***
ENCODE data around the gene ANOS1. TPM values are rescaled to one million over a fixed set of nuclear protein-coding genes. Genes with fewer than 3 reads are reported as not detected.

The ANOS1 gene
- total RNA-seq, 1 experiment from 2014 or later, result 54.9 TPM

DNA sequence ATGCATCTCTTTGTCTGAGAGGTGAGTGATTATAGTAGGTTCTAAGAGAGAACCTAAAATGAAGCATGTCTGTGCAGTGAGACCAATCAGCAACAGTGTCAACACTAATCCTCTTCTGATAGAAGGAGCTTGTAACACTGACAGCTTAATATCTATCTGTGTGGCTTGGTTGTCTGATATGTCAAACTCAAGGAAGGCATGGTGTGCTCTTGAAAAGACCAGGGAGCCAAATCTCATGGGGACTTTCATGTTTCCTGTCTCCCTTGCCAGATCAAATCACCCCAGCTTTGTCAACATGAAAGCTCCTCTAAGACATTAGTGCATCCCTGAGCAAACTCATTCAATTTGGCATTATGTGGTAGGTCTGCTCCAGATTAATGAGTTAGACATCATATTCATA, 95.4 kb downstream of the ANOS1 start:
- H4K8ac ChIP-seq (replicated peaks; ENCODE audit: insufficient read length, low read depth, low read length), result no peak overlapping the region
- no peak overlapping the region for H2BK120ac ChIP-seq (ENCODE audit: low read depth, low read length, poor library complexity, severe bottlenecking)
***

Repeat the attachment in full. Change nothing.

ENCODE data around the gene ANOS1. TPM values are rescaled to one million over a fixed set of nuclear protein-coding genes. Genes with fewer than 3 reads are reported as not detected.

The ANOS1 gene
- total RNA-seq, 1 experiment from 2014 or later, result 54.9 TPM

DNA sequence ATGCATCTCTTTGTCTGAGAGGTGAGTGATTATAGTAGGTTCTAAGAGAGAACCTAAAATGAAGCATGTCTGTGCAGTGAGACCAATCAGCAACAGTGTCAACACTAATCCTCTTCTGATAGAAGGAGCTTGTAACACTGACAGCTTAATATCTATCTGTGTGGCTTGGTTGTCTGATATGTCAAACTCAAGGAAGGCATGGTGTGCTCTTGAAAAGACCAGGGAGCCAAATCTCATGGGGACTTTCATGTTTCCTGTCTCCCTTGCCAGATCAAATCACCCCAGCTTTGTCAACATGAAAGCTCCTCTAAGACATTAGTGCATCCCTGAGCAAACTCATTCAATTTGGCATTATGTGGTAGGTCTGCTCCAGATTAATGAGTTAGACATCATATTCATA, 95.4 kb downstream of the ANOS1 start:
- H4K8ac ChIP-seq (replicated peaks; ENCODE audit: insufficient read length, low read depth, low read length), result no peak overlapping the region
- no peak overlapping the region for H2BK120ac ChIP-seq (ENCODE audit: low read depth, low read length, poor library complexity, severe bottlenecking)